A kitchen is the central operational section of a restaurant. This is where food gets prepped, cooked, plated, and delivered. Kitchens can be huge and spacious or can be small depending on the type of business and location available.
Despite its size or appearance, a restaurant kitchen needs to be carefully designed and monitored to ensure that it runs at full capacity. Below are four tips for running an efficient restaurant kitchen.
1. Work well with your staff
As a manager or owner, your staff will need your guidance regularly, but it is vital to understand that everyone has both strengths and weaknesses.
Instead of trying to force your team to do things in a way that you prefer, understand their strengths and weaknesses to help you identify ways you can get tasks done more efficiently.
Ensure staff has whatever they need to be more successful at their jobs. Doing this will help your employees become more independent and also make decisions that are in line with your thinking.
Learn more about working in a restaurant kitchen here.
2. Ensure your communication system is effective
Normally, a good point of sale system will resolve most of your communication problems. In most kitchens, you will find that if something needs to be modified or canceled, the front house staff would speak directly with the kitchen.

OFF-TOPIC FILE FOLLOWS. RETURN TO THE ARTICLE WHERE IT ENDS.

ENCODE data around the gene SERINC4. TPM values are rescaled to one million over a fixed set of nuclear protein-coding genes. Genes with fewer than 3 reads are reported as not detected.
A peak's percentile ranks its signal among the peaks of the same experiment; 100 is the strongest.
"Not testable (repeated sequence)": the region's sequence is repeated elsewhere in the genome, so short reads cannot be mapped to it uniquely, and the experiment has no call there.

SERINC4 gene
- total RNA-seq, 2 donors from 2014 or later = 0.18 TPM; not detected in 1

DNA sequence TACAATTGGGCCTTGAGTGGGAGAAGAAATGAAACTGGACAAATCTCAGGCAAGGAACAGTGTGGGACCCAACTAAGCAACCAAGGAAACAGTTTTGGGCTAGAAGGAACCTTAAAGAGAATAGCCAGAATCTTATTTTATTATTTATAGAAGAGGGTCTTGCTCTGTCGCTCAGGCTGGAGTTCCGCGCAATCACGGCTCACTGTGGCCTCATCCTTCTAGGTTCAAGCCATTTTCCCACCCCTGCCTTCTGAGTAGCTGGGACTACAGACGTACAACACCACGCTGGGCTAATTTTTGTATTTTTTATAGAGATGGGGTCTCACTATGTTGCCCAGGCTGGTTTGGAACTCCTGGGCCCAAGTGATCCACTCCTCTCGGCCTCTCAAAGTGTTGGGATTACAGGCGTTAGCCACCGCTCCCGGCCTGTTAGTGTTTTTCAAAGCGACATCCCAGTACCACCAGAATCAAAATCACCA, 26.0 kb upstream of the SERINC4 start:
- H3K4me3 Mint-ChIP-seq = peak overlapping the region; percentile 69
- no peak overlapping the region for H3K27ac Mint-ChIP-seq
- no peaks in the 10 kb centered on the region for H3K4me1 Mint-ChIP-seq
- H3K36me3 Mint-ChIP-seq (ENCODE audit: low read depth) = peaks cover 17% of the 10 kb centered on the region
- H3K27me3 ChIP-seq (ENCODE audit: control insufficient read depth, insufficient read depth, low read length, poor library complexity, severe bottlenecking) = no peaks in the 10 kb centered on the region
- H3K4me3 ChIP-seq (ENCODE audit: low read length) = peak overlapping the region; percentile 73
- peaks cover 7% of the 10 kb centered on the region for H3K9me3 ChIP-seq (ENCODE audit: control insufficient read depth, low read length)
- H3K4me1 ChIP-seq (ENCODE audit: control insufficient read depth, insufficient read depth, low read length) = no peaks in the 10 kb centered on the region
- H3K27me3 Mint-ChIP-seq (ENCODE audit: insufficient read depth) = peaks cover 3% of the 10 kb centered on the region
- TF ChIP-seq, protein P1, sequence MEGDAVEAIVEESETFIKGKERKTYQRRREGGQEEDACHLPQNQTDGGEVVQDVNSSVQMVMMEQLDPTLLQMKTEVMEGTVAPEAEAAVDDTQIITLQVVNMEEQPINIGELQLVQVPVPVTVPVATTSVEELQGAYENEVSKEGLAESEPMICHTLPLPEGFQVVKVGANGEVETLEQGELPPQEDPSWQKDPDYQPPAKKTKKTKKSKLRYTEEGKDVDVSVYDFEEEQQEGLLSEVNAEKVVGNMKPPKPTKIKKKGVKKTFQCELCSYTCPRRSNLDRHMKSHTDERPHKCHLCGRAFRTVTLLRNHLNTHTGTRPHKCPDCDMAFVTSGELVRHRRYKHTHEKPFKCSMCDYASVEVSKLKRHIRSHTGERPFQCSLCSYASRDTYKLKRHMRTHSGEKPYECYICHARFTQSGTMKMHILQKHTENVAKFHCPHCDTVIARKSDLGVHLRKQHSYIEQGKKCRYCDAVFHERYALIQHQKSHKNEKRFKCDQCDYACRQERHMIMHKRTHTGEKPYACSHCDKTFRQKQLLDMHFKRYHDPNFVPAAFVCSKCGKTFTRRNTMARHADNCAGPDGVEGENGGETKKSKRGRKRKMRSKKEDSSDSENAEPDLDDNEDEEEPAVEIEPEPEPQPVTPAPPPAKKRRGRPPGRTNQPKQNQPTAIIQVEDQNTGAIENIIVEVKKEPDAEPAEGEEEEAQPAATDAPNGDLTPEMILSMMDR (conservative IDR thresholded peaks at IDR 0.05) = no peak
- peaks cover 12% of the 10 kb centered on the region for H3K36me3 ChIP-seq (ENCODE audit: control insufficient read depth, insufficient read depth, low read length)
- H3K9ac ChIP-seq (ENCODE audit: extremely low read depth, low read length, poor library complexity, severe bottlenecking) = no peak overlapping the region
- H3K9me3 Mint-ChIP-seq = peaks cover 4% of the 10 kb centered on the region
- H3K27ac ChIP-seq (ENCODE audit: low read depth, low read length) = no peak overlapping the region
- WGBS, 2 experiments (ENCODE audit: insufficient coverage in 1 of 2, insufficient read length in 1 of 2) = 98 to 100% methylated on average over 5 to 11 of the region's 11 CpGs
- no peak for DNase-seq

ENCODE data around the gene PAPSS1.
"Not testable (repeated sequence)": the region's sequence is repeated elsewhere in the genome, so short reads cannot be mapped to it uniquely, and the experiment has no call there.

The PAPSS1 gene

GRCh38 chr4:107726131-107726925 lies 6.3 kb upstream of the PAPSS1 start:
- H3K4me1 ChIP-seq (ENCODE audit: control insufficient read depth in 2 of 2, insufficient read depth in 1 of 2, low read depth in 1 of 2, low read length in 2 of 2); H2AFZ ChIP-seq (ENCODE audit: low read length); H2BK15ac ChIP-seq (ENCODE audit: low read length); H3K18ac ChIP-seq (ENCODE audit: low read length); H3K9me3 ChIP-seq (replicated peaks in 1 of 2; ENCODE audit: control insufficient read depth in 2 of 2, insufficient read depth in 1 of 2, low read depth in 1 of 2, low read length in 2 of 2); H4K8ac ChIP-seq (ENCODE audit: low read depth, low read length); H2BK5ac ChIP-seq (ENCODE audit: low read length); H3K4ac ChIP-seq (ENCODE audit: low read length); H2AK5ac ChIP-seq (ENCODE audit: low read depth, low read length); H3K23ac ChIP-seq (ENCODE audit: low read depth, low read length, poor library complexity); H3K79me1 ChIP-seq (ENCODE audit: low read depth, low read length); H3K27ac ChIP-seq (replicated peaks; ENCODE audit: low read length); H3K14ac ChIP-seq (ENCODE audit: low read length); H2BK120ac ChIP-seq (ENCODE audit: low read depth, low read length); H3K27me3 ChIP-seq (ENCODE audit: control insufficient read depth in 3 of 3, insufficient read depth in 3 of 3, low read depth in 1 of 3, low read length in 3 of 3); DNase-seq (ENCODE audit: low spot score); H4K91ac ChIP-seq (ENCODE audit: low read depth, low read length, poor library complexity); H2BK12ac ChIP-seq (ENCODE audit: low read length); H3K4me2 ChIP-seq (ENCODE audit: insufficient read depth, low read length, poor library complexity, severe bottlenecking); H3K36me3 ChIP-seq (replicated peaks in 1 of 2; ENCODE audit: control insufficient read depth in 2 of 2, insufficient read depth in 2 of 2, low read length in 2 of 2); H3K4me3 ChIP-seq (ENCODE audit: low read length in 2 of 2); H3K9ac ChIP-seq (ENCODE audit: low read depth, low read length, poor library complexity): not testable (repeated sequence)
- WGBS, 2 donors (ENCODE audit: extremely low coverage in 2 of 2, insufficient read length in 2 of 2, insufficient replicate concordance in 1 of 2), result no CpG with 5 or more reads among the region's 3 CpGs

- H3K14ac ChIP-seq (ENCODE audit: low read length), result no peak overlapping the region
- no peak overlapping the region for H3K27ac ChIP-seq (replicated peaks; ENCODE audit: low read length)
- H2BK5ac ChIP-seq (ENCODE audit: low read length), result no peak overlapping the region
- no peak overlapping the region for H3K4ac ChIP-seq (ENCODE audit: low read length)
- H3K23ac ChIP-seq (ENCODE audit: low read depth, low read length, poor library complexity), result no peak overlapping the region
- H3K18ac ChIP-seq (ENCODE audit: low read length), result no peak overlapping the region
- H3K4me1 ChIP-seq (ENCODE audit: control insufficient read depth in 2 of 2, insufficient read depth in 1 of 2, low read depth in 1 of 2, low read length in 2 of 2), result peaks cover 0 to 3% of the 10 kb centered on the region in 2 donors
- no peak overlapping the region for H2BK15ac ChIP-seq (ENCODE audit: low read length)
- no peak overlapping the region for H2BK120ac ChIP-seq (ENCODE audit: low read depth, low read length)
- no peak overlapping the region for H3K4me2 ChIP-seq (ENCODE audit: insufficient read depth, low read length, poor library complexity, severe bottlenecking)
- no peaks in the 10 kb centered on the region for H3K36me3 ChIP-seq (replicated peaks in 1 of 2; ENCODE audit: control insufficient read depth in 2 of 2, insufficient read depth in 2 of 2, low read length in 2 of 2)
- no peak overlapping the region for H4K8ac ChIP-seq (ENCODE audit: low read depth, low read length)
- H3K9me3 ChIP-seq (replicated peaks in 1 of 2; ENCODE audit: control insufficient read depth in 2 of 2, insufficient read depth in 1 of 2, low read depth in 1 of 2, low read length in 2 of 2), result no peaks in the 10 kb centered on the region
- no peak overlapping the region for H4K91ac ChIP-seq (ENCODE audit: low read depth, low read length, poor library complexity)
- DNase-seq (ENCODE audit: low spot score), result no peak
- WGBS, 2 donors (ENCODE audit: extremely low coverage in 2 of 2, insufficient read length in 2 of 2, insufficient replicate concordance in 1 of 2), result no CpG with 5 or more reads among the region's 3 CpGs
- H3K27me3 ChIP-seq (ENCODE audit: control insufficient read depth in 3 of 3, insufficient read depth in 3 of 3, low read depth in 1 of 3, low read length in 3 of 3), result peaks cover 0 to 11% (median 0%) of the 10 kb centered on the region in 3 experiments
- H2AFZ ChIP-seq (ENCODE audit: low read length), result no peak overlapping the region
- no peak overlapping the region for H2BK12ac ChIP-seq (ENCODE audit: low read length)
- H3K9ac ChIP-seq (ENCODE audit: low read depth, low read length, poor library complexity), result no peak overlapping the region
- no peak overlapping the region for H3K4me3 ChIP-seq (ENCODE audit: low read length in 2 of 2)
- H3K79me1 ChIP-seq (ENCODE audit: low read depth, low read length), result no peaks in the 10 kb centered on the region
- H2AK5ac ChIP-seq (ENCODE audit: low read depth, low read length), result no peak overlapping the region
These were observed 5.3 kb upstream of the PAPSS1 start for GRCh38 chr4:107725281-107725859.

This type of communication is usually efficient, more accurate, and even faster. After a change is relayed to the kitchen, the server will then proceed to update or modify the order at the point of sale system.
Using technology as a means of communication is great, but sometimes it can complicate things that were simple in the first place. Be sure to correct discern if a technological solution is needed or just a more efficient communication model.
The video below talks more about a point of sale system.
3. Someone has to be in control
To keep everything running smoothly, someone needs to be in charge to ensure processes don’t fall apart. In a restaurant, this is usually the expeditor.
Expeditors commonly call the shots in a kitchen and also ensure that the right orders get to the right tables. This is often the person who is the middleman between the kitchen and the front of the house.
If an order needs to be modified or there is some helpful feedback that requires being communicated to the kitchen, it should all be processed by one person for effective communication.
This also allows kitchen staff members to focus on tasks without distractions.
4. Ensure that everything is streamlined
Your kitchen and menu need to be fully compatible. Make sure that your menu is designed around what you have available in your restaurant. Ingredients, storage, kitchen layout, equipment, and the skill of your staff should be taken into account when designing a menu.
Here are some pointers on how to do this efficiently:
– Replace menu items that are somewhat complicated to prepare.
– Cut down the size of your menu to make it more manageable for your kitchen.
– Use fewer ingredients to lower your inventory and labor costs and also make your line more efficient.
– Purchase the right equipment for your menu. If money is tight, design your menu to fit what you have in the kitchen.
– Hire the right crew and train them accordingly.